August 2016
Volume 16, Issue 12
Open Access
Vision Sciences Society Annual Meeting Abstract  |   September 2016
Rotating squares made out of drifting Gabors: the contributions of velocity and position based motion information to the perceived speed of a rotating object.
Author Affiliations
  • Matthew Harrison
    Department of Psychology, University of Nevada Reno
  • Gennady Erlikhman
    Department of Psychology, University of Nevada Reno
  • Gideon Caplovitz
    Department of Psychology, University of Nevada Reno
Journal of Vision September 2016, Vol.16, 666. doi:10.1167/16.12.666
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      Matthew Harrison, Gennady Erlikhman, Gideon Caplovitz; Rotating squares made out of drifting Gabors: the contributions of velocity and position based motion information to the perceived speed of a rotating object.. Journal of Vision 2016;16(12):666. doi: 10.1167/16.12.666.

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      © ARVO (1962-2015); The Authors (2016-present)

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Abstract

A static Gabor patch containing a drifting sinusoidal grating appears to be displaced in the direction of the carrier motion. We introduce a novel 'rotating square' illusion in which drifting Gabor elements positioned to form a square, together give rise to a global rotational motion percept. This is accomplished by selecting the drift speed of each Gabor to match the component motion speed that would be expected for a physically rotating square. We use this stimulus to investigate the role of local 1st order 1D component motion in the representation of global rotational motion. In a series of psychophysical experiments we compare the perceived rotational speed of these illusory rotating squares to the speed of physically rotating squares across a variety of stimulus speeds and sizes. We find that across a range of rotational speeds less than 24/sec, when the squares were large so that individual elements fell in the periphery, the perceived illusory rotational velocity of the squares was equivalent to a physically rotating square with the same perpendicular motion components. This suggests that the pooling of local 1st order 1D component motion signals can fully account for the perceived speed of a rotating square. However, when the squares were smaller and elements were more centrally located, the perceived rotational velocity was slower in the illusory condition than for physically rotating squares. In this case, position-based motion information commonly associated with 2nd order motion (Seiffert & Cavanagh 1998,1999), contributes to the perceived rotational speed of a luminance-defined 1st order rotating square.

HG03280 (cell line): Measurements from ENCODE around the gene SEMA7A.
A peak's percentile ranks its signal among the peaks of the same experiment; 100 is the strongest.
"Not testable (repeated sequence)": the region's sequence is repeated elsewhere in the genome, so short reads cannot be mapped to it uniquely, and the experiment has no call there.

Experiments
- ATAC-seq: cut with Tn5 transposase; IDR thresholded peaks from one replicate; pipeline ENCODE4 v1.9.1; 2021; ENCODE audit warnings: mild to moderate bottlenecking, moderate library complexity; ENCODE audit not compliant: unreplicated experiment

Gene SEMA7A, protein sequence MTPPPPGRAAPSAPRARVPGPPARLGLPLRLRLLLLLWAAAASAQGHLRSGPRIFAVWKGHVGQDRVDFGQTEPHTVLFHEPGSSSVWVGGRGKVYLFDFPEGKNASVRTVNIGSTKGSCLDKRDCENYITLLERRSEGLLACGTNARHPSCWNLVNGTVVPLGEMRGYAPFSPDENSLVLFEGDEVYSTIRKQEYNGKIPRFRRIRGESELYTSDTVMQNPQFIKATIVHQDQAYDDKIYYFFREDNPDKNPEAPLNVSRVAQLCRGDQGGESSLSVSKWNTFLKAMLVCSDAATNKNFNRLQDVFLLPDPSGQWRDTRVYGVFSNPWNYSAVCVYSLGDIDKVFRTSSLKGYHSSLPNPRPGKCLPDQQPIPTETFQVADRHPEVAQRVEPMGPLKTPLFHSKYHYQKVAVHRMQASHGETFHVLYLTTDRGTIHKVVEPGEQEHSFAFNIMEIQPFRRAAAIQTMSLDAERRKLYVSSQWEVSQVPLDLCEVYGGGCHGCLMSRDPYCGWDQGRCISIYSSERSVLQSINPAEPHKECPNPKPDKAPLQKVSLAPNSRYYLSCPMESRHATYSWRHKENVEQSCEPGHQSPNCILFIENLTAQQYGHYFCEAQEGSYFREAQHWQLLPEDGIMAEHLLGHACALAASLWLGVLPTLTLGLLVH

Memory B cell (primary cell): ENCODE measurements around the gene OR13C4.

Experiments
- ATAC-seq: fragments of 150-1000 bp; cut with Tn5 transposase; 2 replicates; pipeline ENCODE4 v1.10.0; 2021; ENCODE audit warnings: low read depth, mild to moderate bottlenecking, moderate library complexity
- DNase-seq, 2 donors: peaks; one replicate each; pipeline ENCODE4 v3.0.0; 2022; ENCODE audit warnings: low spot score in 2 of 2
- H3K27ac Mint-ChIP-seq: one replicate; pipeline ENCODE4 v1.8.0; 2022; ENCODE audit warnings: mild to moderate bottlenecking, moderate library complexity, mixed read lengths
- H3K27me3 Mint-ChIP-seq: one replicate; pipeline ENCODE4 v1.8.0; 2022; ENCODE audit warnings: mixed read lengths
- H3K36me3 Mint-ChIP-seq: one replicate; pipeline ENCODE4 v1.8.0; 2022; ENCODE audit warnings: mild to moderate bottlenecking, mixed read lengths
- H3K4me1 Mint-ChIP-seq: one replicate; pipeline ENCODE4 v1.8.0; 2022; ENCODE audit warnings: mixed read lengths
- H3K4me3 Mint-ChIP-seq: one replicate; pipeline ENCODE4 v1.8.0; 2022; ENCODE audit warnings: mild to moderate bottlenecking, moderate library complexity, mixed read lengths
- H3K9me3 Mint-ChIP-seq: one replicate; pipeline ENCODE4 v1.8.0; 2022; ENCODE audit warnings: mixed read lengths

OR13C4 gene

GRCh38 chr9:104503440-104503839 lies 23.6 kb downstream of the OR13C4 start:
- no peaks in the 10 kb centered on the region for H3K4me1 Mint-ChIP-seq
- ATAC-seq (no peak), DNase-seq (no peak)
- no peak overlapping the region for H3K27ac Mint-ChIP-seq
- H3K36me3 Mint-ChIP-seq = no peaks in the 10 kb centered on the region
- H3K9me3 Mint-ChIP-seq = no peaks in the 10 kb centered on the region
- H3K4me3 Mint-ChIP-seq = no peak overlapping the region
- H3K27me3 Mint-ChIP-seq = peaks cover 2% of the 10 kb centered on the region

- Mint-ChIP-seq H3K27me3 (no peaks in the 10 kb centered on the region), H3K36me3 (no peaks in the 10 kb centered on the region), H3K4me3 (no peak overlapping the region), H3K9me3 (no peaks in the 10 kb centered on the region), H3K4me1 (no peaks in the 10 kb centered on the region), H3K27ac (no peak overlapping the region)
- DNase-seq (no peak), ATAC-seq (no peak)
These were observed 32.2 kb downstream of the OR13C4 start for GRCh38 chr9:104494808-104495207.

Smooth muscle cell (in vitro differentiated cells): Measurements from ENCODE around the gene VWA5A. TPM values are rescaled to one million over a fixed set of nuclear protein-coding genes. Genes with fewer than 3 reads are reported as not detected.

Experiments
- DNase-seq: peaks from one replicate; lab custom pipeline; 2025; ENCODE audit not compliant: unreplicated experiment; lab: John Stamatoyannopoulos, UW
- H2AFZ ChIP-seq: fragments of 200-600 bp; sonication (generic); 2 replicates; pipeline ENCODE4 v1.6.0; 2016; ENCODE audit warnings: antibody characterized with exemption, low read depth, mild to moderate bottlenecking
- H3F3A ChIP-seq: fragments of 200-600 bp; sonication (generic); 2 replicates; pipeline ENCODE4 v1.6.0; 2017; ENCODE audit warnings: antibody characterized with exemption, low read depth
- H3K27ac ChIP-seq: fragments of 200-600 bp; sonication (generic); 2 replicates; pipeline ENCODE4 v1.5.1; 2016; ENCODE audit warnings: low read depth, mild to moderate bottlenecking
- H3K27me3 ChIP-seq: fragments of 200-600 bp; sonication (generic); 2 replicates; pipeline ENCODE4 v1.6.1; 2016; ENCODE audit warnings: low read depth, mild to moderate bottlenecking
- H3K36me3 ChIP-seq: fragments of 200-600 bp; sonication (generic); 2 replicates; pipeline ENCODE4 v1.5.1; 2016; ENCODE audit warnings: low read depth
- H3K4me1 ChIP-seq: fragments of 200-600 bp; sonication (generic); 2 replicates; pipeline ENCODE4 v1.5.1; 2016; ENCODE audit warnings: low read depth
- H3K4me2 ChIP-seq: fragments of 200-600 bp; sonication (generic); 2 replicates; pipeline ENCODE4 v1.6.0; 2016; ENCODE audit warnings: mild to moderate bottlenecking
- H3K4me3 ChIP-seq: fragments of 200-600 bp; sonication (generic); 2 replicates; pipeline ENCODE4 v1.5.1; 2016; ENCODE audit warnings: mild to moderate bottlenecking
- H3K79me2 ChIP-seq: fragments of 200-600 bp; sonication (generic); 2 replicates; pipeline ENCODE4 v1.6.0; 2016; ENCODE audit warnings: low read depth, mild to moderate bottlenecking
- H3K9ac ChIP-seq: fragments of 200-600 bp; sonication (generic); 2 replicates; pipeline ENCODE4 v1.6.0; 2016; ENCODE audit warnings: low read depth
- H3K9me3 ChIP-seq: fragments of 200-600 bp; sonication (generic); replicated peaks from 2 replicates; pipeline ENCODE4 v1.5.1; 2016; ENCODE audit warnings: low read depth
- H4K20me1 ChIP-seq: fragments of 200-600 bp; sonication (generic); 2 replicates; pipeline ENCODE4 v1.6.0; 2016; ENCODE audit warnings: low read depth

Meeting abstract presented at VSS 2016

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